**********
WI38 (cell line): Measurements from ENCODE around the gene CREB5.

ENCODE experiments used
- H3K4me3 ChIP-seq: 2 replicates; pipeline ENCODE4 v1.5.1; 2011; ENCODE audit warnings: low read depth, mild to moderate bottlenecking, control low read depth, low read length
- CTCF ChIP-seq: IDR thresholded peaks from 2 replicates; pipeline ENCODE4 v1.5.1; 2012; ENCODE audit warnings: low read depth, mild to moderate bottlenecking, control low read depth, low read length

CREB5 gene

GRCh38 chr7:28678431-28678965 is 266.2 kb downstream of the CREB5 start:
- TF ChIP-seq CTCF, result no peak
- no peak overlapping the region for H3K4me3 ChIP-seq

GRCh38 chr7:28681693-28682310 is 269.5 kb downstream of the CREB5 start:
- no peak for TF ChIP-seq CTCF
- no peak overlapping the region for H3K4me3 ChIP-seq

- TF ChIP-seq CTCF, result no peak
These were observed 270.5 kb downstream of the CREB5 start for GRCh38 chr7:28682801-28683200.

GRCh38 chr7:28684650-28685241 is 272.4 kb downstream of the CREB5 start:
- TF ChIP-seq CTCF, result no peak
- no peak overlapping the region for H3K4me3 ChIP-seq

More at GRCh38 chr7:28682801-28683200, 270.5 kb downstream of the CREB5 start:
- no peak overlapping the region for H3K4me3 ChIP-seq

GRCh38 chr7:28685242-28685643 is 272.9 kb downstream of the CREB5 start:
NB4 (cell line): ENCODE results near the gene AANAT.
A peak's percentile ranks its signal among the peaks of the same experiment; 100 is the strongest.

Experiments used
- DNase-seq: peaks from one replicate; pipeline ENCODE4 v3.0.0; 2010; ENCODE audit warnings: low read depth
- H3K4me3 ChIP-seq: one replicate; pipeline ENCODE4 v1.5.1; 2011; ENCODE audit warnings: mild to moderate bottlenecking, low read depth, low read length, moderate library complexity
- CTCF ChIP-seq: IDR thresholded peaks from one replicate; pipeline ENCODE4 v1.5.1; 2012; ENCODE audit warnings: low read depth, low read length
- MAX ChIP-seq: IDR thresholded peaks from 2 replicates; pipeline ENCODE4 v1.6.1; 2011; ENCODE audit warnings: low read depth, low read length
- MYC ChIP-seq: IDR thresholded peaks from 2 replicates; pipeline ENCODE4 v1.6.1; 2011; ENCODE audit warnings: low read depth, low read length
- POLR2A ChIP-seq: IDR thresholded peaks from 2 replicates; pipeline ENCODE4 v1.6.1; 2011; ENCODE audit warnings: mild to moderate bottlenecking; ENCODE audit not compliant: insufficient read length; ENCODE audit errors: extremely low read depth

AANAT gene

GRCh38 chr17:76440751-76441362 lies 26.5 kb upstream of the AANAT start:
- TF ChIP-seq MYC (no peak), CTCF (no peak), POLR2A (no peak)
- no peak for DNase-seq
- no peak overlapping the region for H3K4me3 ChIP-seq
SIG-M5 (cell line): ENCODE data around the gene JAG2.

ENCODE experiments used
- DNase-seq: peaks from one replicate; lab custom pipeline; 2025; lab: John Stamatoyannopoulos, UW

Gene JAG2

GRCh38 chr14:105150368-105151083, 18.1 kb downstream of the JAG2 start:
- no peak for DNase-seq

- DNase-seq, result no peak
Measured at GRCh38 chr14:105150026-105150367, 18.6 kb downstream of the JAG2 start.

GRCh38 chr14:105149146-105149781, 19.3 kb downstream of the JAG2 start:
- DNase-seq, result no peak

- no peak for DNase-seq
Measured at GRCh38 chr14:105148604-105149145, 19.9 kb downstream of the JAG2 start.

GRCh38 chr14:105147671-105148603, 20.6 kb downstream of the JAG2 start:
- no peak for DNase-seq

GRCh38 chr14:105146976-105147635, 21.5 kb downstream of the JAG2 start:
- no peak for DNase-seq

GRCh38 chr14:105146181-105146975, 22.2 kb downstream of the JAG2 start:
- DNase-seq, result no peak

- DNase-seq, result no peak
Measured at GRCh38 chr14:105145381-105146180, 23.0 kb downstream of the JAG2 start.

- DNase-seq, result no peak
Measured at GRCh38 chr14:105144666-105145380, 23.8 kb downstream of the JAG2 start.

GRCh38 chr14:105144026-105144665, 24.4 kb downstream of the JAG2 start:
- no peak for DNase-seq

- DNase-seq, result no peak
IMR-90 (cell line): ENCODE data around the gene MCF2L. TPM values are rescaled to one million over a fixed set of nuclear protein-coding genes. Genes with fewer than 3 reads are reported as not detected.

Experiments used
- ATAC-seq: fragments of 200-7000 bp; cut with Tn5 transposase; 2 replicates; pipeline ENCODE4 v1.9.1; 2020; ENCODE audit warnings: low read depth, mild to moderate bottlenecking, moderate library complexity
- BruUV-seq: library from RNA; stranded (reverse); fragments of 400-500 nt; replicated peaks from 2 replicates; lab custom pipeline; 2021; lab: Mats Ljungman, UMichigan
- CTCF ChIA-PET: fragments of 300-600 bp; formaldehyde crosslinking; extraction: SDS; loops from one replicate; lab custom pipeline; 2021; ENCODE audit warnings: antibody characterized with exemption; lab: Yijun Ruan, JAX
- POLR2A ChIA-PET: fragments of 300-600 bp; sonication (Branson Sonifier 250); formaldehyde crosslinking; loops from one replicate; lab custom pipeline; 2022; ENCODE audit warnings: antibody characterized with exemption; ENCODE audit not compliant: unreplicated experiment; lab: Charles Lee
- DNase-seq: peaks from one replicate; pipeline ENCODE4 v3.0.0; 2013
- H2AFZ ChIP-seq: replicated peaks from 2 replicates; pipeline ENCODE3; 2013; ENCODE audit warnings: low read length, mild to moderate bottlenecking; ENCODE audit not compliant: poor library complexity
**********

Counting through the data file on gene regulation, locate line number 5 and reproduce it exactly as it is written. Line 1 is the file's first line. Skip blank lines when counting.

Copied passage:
CREB5 gene